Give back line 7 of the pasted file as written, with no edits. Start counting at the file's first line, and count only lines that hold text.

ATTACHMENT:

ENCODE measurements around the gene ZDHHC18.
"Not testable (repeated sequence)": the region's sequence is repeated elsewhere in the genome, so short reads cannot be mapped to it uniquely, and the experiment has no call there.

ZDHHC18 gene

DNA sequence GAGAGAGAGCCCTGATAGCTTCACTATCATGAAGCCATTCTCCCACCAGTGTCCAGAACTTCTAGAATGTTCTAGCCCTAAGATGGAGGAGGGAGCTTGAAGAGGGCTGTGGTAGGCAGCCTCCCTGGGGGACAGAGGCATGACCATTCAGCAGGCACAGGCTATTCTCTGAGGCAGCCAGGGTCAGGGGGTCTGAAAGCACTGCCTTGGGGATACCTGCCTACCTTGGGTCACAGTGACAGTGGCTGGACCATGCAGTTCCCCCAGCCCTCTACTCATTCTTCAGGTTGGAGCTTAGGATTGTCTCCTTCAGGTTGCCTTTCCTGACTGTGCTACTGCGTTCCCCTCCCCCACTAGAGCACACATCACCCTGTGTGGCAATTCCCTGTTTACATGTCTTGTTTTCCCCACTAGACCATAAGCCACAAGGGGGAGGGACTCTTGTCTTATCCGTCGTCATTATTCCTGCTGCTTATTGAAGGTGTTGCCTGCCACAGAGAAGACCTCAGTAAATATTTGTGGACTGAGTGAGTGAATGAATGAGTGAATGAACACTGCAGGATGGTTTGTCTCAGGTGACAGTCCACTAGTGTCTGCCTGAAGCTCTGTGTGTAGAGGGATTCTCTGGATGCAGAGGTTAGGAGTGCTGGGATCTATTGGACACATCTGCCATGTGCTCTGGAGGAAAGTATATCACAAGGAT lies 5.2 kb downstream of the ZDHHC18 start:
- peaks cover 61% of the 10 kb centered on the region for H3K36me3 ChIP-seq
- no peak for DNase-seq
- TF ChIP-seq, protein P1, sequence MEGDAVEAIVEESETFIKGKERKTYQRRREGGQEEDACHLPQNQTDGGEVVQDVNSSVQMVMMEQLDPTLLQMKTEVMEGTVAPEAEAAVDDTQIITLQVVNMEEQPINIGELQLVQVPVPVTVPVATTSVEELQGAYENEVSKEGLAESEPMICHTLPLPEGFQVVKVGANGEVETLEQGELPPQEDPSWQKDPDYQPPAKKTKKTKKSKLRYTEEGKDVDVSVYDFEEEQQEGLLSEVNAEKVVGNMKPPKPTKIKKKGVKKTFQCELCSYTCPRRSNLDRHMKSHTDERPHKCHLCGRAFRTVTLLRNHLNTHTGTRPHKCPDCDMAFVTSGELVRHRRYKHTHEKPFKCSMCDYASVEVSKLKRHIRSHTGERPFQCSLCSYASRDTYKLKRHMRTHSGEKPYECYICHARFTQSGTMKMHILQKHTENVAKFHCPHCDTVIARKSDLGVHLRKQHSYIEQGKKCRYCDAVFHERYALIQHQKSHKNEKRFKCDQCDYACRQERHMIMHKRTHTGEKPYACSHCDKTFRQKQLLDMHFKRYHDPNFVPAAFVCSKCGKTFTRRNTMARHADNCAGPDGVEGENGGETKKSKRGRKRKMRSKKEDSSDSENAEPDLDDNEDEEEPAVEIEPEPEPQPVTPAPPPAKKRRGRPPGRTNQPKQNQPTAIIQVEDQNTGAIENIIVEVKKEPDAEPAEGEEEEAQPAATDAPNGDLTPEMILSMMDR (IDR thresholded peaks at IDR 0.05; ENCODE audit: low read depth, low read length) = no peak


- TF ChIP-seq, protein P1, sequence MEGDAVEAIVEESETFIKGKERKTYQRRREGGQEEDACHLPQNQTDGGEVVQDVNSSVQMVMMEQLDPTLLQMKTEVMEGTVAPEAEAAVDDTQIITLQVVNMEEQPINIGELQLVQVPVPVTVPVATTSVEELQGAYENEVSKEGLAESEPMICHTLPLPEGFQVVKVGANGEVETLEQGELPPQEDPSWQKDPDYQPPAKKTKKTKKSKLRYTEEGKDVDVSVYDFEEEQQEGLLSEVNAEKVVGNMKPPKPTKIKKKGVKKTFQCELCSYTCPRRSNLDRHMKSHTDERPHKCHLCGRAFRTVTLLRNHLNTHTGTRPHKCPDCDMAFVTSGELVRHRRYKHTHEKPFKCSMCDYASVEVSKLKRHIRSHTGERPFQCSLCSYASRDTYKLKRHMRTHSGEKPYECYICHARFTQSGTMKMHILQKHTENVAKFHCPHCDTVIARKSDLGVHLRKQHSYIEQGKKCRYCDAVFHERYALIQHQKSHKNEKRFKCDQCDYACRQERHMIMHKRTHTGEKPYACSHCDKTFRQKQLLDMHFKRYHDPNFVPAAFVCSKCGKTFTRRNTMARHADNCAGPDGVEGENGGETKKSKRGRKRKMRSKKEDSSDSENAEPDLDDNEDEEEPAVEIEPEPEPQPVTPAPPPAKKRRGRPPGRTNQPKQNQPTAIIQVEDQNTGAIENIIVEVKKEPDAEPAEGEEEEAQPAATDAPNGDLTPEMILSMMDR (IDR thresholded peaks at IDR 0.05; ENCODE audit: low read depth, low read length) = no peak